Far more of our today’s problems are connected with interference. Before the codifying of rules for space explorers, there were constant examples of deliberate interference with other life, almost always ending disastrously and making communication less easy for several generations (pp. 6-7).
Mary repeatedly returns to this question of ‘interference’. Where do you draw the line as a researcher between observing and interfering with the organisms or cultures you study? Is ‘interference’ ever justified?
The ban on interference becomes increasingly difficult for Mary to observe. Mary finds herself relating to her subjects, either as a result of a mutual understanding attained through effective communication, a connectedness resulting from physical proximity, a feeling of caring and responsibility as she watches organisms develop over months, or a feeling of outrage at (what she perceives as) the moral depravity of other cultures. In each case, Mary discovers that communication can never be perfect as she understands it. She cannot fully displace herself in her research object. Thinking herself behind the mouth is not the same as actually being behind the mouth and so observing is always interfering. The research objects she observes through transparent walls on foreign planets are as connected to her as the ones grafted onto her body in the lab. It is from this perspective, where the relationship between scientist and research object is as social as that between scientist and society, that Mary is forced to rethink her dogmatic commitment to non-interference, and where her perspective begins to resemble McLaren’s on the Warnock Committee.
Another anecdote from Warnock shows how McLaren extended this scientific ethic of interference to her work on ethics committees. Warnock spoke interestingly about a particular conundrum she faced when writing the Warnock Report. She just couldn’t figure out how to incorporate the concerns expressed by the public about potential applications of research such as human cloning, human–animal chimeras and trans-species fertilization into a report on the current state of research. “Anne”, she recounted, “understood the problem perfectly”. She continued, “Anne had an extraordinary gift for thinking herself into someone’s head, understanding the problem from their perspective, and then figuring out a solution with them”. The solution was to collate these ‘speculative’ issues into a chapter on future developments in research. Anne, it seems, was able to think herself into the embryos and the people she worked with, and the public she worked for while never losing her awareness of her specific voice as a scientist. Together, Warnock says, they were able to produce something that “wasn’t completely science fiction”. Yet the more I compare McLaren’s perspective to that in Murray, the more it seems that McLaren is at least on a par with Mary’s communicative prowess. In Murray’s vision of the future, science prioritises communication: “Knowledge of other sciences can be borrowed or shared, but communication is essential” (7). McLaren’s role in the Warnock Inquiry, it seems, is an example of this approach to science ahead of its time. McLaren the spacewoman left us with a vision of a different kind of (social) science.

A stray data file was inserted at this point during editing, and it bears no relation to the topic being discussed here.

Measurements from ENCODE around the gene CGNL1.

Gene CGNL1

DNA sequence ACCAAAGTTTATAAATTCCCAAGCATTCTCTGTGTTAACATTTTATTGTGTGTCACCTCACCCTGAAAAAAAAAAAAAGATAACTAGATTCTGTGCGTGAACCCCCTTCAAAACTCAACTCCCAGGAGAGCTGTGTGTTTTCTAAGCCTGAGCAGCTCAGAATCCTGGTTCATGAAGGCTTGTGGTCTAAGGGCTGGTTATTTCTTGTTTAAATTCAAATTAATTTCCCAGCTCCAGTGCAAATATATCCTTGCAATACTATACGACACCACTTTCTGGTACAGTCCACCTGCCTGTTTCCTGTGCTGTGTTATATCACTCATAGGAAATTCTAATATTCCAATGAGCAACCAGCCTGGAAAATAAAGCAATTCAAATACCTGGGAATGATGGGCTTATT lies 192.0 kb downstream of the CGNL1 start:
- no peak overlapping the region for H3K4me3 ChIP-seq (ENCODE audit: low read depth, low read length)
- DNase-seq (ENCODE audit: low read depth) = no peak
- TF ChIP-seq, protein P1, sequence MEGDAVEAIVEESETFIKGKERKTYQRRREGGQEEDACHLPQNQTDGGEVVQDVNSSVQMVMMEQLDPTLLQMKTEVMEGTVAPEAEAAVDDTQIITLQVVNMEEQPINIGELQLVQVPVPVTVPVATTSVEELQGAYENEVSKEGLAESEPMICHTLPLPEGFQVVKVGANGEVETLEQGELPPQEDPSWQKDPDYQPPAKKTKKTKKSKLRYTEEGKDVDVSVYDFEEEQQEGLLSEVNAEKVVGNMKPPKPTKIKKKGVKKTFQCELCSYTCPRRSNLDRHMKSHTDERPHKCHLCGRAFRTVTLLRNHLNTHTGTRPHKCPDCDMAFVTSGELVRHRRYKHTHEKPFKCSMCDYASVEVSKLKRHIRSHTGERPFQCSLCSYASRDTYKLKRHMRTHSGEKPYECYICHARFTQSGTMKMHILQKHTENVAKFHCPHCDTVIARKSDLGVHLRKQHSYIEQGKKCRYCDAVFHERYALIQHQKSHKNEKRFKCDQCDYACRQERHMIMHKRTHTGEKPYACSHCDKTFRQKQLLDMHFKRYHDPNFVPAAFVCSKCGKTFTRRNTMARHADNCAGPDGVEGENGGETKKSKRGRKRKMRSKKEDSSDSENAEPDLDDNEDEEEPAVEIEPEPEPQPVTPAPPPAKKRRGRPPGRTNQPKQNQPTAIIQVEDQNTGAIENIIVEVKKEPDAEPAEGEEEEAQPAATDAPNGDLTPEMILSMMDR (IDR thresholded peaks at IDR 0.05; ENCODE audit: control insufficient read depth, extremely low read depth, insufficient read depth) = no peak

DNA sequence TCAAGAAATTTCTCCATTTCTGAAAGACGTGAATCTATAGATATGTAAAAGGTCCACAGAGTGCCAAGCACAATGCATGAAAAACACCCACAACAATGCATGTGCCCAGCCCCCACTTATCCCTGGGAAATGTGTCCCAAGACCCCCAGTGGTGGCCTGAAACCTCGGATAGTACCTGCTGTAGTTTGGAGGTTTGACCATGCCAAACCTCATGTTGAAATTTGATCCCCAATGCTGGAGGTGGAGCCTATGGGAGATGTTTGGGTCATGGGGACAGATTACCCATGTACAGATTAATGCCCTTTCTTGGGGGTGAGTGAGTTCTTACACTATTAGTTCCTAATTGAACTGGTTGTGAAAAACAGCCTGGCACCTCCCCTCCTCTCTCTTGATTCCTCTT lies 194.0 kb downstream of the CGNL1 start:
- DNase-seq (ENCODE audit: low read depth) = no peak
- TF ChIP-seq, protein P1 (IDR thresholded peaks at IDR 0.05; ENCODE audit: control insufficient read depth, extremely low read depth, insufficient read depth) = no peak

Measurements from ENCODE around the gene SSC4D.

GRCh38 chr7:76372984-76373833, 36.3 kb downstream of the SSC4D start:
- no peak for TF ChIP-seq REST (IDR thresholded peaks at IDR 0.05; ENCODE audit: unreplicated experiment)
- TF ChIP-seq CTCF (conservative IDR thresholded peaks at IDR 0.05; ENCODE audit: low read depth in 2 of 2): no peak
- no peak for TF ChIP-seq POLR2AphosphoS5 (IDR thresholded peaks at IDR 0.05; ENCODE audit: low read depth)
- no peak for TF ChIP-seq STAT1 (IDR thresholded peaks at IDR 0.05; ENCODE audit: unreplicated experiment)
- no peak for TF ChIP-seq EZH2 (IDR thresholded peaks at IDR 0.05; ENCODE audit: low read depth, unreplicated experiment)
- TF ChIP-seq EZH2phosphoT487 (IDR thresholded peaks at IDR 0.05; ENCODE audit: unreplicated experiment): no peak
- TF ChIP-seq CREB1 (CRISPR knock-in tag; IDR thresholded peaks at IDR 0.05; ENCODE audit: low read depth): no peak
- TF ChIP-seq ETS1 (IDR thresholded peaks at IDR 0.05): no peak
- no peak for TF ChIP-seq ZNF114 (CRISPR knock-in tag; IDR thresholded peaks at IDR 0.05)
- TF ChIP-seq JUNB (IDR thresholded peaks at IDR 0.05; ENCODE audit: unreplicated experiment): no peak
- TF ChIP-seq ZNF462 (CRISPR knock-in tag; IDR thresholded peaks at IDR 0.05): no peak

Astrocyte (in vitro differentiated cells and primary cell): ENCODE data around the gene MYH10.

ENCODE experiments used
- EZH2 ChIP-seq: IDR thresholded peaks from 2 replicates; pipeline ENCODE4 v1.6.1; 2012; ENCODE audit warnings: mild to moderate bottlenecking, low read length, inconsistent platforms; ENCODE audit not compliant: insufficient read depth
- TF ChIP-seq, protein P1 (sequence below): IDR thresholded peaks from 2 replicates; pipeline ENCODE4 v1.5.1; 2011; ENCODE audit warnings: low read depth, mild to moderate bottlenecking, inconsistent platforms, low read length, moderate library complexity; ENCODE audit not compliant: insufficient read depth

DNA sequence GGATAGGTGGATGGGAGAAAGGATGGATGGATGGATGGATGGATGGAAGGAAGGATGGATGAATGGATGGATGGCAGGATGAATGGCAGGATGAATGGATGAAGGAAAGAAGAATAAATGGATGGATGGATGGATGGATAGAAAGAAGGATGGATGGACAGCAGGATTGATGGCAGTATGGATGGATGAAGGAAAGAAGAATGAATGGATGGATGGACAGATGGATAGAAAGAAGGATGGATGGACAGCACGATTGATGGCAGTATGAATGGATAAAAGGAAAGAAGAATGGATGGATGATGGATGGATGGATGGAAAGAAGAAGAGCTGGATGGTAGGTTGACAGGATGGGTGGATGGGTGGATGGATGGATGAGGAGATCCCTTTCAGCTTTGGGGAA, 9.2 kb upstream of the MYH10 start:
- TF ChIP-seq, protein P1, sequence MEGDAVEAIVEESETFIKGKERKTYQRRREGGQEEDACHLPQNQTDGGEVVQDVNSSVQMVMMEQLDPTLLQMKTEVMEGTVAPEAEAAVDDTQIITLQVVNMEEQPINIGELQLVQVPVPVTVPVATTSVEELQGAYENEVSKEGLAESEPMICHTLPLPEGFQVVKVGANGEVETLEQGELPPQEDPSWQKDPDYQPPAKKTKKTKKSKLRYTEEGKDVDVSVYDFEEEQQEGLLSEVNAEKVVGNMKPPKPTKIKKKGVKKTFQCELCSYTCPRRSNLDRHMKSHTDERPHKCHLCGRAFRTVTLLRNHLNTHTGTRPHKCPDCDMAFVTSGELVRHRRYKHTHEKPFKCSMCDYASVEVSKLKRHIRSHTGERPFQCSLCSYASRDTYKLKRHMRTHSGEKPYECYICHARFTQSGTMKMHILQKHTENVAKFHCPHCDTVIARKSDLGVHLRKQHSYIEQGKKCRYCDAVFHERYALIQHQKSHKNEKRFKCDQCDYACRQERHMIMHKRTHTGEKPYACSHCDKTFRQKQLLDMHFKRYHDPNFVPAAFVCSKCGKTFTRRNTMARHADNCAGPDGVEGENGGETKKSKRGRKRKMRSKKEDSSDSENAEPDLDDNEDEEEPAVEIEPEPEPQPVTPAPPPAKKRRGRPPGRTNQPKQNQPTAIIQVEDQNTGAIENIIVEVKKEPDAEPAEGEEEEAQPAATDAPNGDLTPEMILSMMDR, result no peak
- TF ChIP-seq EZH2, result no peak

In view of McLaren’s career on the borders between science and policy, the conference “Anne McLaren and Translation” to be held at the Wellcome Collection on 12 December 2017, will take a timely look at what we mean by ‘translational science’. On the one hand, this term has been used since the mid-1990s to describe the process of scientific innovation leading to successful applications. The goal of this conference, however, is to explore the convergence of the new emphasis in science policy on dialogue and interdisciplinarity with translation, with a view to proposing new models of the translational process. New understandings of translation might lead to more dynamic and interactive accounts of generating tangible social benefits from basic knowledge production. The conference is co-organised by the Anne McLaren Memorial Trust Fund and the Wellcome Institute.